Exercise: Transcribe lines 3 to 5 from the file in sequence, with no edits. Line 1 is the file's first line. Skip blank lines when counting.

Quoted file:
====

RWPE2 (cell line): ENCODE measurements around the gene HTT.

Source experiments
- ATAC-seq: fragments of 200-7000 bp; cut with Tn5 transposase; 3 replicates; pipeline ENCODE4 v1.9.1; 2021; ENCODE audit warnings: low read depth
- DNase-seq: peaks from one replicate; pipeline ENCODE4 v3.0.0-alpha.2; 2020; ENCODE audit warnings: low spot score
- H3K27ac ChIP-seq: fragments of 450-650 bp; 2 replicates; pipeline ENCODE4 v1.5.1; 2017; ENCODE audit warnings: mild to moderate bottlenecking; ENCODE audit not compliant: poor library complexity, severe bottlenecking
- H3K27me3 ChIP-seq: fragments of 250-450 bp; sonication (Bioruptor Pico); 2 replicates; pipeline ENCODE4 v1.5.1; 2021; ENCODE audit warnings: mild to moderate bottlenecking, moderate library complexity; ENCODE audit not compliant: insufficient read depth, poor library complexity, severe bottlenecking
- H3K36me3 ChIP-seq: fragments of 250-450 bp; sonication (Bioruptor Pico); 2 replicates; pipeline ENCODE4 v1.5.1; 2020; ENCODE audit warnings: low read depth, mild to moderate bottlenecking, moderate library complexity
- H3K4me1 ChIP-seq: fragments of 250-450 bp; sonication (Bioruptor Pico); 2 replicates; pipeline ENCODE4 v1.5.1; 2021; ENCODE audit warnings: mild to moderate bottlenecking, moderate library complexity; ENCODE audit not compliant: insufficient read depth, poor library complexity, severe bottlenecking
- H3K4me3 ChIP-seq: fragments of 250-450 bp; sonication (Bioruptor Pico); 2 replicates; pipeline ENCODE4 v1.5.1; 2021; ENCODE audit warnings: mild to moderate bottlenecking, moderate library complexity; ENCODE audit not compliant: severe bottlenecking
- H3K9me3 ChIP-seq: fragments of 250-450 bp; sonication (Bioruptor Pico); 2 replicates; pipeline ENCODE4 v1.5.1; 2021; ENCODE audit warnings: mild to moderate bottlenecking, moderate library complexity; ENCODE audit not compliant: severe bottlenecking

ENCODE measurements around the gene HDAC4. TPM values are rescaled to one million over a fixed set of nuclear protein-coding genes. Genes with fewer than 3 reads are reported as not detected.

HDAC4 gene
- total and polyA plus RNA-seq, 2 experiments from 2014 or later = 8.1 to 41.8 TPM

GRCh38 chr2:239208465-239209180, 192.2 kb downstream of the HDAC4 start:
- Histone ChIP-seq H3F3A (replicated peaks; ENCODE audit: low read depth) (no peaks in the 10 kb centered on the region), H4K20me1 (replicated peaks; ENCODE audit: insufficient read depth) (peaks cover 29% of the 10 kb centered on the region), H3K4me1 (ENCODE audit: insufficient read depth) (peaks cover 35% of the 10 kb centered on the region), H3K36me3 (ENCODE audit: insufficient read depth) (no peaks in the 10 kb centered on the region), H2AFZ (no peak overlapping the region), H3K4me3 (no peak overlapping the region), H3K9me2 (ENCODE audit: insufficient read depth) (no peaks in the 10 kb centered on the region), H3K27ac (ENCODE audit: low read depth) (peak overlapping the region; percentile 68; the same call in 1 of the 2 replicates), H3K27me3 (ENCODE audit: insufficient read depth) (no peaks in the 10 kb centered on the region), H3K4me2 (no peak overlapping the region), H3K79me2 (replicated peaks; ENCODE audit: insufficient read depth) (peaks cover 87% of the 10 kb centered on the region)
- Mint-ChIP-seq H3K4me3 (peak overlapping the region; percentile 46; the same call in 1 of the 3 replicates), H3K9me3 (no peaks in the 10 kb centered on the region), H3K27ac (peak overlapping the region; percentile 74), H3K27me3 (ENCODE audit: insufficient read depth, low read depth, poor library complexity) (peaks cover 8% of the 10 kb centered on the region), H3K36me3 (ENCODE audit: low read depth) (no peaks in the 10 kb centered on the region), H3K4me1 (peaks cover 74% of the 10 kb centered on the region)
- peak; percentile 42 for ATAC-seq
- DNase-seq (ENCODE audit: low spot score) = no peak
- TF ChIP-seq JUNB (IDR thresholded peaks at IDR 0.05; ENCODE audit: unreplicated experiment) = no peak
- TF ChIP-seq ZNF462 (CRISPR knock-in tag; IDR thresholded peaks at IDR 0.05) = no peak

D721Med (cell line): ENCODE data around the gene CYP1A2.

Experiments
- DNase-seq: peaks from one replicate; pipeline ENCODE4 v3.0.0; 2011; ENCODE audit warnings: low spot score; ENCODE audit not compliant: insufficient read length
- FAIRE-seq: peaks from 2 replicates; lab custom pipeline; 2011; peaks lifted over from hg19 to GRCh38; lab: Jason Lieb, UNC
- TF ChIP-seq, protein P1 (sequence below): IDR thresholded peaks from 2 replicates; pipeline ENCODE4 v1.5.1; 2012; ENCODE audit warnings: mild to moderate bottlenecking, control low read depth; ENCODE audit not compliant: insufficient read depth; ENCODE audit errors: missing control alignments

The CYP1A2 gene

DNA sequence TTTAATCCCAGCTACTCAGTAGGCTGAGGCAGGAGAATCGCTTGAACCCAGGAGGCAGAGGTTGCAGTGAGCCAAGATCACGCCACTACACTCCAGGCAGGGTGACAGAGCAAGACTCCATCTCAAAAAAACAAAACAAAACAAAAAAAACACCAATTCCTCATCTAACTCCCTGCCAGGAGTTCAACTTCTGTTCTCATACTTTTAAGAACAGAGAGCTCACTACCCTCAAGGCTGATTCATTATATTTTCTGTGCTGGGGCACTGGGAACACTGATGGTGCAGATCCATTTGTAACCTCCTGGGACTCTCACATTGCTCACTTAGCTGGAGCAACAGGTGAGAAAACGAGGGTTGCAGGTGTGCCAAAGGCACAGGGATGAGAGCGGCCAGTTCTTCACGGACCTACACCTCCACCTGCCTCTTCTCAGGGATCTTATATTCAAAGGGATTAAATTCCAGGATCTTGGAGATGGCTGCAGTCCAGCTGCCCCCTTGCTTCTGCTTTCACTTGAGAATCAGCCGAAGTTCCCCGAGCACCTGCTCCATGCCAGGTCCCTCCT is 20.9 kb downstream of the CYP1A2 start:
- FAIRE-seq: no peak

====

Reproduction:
- ATAC-seq: fragments of 200-7000 bp; cut with Tn5 transposase; 3 replicates; pipeline ENCODE4 v1.9.1; 2021; ENCODE audit warnings: low read depth
- DNase-seq: peaks from one replicate; pipeline ENCODE4 v3.0.0-alpha.2; 2020; ENCODE audit warnings: low spot score
- H3K27ac ChIP-seq: fragments of 450-650 bp; 2 replicates; pipeline ENCODE4 v1.5.1; 2017; ENCODE audit warnings: mild to moderate bottlenecking; ENCODE audit not compliant: poor library complexity, severe bottlenecking